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Absenteeism in the Australian workplace

Nobody goes through their entire working life without being unexpectedly absent at some stage, primarily due to sickness or a family bereavement.

A certain level of absenteeism is inevitable, but it’s also something that can become a massive problem when the privilege of enforced absenteeism is instead treated as a divine right. Being absent from work doesn’t just result in your workload getting delayed for a day or two; it can lead to a loss of productivity that could cost the company a substantial amount of money.

Regrettably, absenteeism is a major problem in Australia. Since 2010, the rate of absenteeism across the country has risen by 7%, while as much as 5% of the Australian workforce calls in sick on any given day. To put it another way, in a company with 20 employees, there will be one absence every single day. An unexpected employee absence can cost a business as much as $340 a day, while the annual cost to the Australian economy of lost productivity through absenteeism is a staggering $33 billion, with a total of 92 million working days being lost through unexpected absences.

What’s even more frightening is that a large number of employers almost accept this level of absenteeism, rather than showing firm leadership and tackling the issue. As many as 3 out of 5 organisations do not record absences properly, with up to 25% of absences going unreported. A common theme across Australian workplaces is that of an ‘entitlement culture’, where employees view absenteeism as a right to take, rather than a privilege to fall back upon when needed. They are let to do this by management who are too accommodating to intervene, for fear of an employee backlash.

The problem of absenteeism needs to be taken note of and dealt with in an effective, professional manner. One step towards doing this is to centralise the recording of absenteeism, with all absences recorded in real time so that there is greater transparency between management and staff. This would also help management to notice any suspicious patterns of absenteeism, e.g. if an employee is repeatedly taking 2-3 consecutive days without justification, and policies can then be put in place to notify any such employee that they are taking unacceptable liberties with absenteeism.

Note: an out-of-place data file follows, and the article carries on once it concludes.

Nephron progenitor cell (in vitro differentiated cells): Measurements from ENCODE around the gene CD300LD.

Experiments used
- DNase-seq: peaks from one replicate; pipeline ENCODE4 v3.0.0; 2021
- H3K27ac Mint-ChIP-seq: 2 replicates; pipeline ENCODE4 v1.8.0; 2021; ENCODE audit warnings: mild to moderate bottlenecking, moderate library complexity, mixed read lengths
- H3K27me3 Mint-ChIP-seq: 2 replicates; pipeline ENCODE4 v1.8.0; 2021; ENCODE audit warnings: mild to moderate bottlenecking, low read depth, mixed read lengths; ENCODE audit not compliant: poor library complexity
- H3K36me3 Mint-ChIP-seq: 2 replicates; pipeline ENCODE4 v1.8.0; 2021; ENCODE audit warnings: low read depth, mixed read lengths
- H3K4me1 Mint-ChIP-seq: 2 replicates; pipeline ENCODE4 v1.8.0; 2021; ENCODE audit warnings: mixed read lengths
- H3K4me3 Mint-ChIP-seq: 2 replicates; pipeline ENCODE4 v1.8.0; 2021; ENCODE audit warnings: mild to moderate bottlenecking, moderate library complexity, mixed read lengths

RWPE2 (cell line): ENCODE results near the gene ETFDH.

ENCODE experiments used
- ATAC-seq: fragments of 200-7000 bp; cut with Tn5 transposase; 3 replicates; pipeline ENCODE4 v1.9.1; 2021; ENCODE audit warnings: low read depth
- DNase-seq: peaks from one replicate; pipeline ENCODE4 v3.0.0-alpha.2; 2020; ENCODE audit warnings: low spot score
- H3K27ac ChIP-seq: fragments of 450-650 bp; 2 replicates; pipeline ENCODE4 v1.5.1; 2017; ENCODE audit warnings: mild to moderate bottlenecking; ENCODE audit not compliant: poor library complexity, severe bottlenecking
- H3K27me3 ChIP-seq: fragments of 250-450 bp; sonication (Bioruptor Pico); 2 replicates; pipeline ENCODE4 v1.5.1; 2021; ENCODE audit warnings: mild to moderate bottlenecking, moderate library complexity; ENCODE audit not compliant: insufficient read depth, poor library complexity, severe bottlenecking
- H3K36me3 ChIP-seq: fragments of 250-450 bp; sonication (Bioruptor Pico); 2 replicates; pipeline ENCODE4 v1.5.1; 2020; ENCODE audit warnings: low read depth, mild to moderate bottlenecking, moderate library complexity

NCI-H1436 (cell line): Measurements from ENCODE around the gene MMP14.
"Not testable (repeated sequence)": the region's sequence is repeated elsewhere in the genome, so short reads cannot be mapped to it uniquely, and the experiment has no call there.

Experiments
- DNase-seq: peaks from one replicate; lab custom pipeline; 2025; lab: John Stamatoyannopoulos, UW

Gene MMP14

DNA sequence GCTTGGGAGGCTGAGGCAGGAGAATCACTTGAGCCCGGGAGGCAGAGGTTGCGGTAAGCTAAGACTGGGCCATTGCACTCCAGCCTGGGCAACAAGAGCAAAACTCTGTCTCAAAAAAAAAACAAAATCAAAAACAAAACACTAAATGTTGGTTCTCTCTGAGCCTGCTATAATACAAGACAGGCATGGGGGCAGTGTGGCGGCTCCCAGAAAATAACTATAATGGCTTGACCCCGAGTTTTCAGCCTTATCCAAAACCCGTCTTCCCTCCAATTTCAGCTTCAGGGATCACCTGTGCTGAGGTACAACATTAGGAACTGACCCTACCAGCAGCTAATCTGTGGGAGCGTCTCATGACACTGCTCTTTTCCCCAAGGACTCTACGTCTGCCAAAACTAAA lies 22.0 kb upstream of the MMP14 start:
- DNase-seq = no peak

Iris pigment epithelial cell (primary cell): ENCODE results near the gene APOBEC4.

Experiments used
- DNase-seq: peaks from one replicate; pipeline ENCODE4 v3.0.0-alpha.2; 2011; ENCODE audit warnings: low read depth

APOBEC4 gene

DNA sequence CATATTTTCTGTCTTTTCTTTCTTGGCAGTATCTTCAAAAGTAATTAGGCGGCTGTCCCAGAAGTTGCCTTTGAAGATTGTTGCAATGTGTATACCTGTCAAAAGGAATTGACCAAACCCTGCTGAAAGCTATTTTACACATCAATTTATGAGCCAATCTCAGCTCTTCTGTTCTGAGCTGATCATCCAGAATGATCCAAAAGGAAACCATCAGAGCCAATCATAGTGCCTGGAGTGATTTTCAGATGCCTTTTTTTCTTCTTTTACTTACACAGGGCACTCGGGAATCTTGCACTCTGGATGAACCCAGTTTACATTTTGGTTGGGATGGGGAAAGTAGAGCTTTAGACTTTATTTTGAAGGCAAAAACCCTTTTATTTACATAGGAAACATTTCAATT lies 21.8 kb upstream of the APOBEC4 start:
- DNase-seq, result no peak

To find out more, check out the infographic below by Ayers:

Absenteeism in the Australian workplace

1 comment | click to view comment

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    February 1, 2016 at 4:20 pm

    This is a very narrow perspective of absenteeism, assuming that:
    1. Staff are “slacking off” and
    2. The solution to slacking off is cracking down

    It does not account for staff with chronic illnesses, or those caring for family with chronic illnesses. Even if staff are slacking off, it ignores the underlying issues of the problem. Perhaps managers should work towards providing staff with a sense of purpose, satisfaction or appreciation, rather than putting all the blame on the staff. Also, the methods described above might lead to staff coming to work when they are sick with a contagious illness (like a cold or gastro virus) leading to more staff become sick. I don’t want to get sick because of my colleagues feeling forced to come into work.

    Besides, most staff have a finite number of sick days to use before they have to take unpaid leave, so it’s not as though people can take sick days whenever they like.

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